Yes, its Zone 1 homes in central London have been certified to Passivhaus standards. And the publicised aim is for it to be the UK’s first Climate Positive development when complete in 2025. But the reality looks like not being as stated above.
Lendlease’s Master Regeneration Plan proposed that a biomass energy centre would generate 100 per cent renewable energy to make the Elephant & Castle regeneration a zero carbon development with carbon positive homes. It would supply the new Aylesbury estate development next door, and the existing nearby Salisbury and Newington housing estates, making it the largest biomass-fuelled district heating network in London.
These are the features that got it into C40 Cities’ program. But the plans were subsequently dropped by Lendlease, which stated the estimated costs were too high. The scheme had become a “fairytale fantasy” according to the council’s own cabinet member for regeneration.
Instead, Lendlease is now building a gas-fired district heating network that is smaller and will not supply the Salisbury estate, nor is it supplying telecoms, potable water, non-potable water, drainage, gas, fibre-optics and vacuum waste, as previously claimed. The project also does not comply with the council’s 20 per cent on-site minimum renewable energy aspiration set out in its Strategic Policy 13.
Lendlease told The Fifth Estate that it was delivering a net zero-carbon energy centre at Elephant Park, “which is integral to our wider energy and low-carbon strategy”.
‘The Elephant Park Energy Hub, which is in construction, will include a combined heat and power plant using natural gas, offset by grid-injected biomethane, that will deliver net zero-carbon, affordable heat and hot water to residents and businesses across Elephant Park. It will have the capacity to connect into a further 1000 homes across the Elephant & Castle Opportunity Area.”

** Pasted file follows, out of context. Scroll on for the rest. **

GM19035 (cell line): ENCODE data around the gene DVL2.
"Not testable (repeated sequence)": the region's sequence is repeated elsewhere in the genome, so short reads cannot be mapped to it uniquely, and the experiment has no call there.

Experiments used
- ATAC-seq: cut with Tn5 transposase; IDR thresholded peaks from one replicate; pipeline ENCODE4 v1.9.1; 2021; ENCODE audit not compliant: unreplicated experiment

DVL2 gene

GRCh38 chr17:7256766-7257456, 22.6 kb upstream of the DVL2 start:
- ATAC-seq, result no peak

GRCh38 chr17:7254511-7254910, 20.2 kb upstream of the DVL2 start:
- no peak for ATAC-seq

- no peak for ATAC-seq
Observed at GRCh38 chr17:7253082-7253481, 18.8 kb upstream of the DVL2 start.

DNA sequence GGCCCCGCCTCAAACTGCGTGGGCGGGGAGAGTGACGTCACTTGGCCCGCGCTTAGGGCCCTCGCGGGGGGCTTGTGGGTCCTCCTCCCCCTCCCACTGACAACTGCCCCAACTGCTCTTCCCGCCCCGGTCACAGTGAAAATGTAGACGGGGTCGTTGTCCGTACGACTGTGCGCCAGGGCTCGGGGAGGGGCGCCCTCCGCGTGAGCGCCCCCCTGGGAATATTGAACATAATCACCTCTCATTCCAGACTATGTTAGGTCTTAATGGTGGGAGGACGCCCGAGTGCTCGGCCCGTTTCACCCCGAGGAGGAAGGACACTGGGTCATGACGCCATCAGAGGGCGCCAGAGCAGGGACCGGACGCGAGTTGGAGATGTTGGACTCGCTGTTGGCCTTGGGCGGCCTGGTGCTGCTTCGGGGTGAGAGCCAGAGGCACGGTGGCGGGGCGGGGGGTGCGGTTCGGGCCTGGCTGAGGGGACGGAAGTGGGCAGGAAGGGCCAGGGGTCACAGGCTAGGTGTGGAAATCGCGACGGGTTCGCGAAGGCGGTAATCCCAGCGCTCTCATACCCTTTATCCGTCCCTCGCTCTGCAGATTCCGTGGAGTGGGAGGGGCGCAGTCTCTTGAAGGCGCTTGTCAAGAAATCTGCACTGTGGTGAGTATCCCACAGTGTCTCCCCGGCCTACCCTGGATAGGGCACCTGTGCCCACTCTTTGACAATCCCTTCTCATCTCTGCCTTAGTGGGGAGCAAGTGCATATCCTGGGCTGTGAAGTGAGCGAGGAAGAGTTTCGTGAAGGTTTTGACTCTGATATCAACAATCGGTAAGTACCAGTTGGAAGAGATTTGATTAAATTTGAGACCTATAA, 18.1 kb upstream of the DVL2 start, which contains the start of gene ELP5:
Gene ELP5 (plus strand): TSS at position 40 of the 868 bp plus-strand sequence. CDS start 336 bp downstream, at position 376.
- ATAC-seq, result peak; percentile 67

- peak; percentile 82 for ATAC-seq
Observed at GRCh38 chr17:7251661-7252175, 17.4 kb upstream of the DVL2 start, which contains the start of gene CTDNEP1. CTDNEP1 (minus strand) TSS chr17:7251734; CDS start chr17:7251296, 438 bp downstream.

“An offsite biomethane solution ensures both the greatest CO2 reduction whilst also taking advantage of the existing gas network and infrastructure to limit local disruption caused by additional vehicle movements, odour and noise.”
Observers question why the company did not spend some of the reported £70m (A$128.27 m) profit that they have made on part of the scheme, documented in part two, on the energy centre?
Jerry Flynn, who has lived in Heygate since 1974, is one of a group of residents who track the progress of the new Elephant Park development and what he says is a trail of broken promises or U-turn on the 35% Campaign blog.
This website, and the local media have over the years, reported how Southwark Council and Lendlease have consistently blocked attempts by residents to gain accurate insights into the sustainability and social aspects of the development.
Lendlease told The Fifth Estate that, despite the changes to the generation method and offsets, the hot water and heat delivered to residents and businesses, and an additional 1000 neighbouring houses, will be net carbon zero, and affordable.
On the topic of sustainable transport, the 35% Campaign reports that Lendlease blocked Transport For London’s plans for a much needed cycle route bypass.
And, despite the fact that Elephant & Castle has the highest possible rating in terms of public transport accessibility, Lendlease is building over 700 parking spaces at the Elephant, in what was intended to be an entirely car-free scheme. The original masterplan declared an intention to “give priority to pedestrians and cyclists”.
As for green space, the claim that Lendlease would create the largest new park in London for 70 years has resulted, instead, in a shrinkage of park provision from a total 24,195 square metres of public amenity open space to just 8220 sq m. And land is not even designated open space. Instead it is Privately Owned Publicly Accessible Space. The entire footprint is to be privately managed space.
Lendlease says it has permission to deliver up to 53,500 sqm of new public space across Elephant Park.
“This means that about half of the development will be open to the public 24 hours a day, 365 days a year. The park at the centre of the development has never shrunk in size and, in fact, the latest planning application we have delivered for the plot to the east of the park has allowed us to increase the size of the park by a further 300 sqm. When the park is complete it will be open to the public year-round.”
Lendlease also said Elephant Park would contribute more than 6000 jobs – 5000 during construction and 1000 in the completed development. “We are investing heavily to ensure as many of these jobs go to local people. Since construction began, we have employed over 950 local people with almost half of these jobs filled by the unemployed.”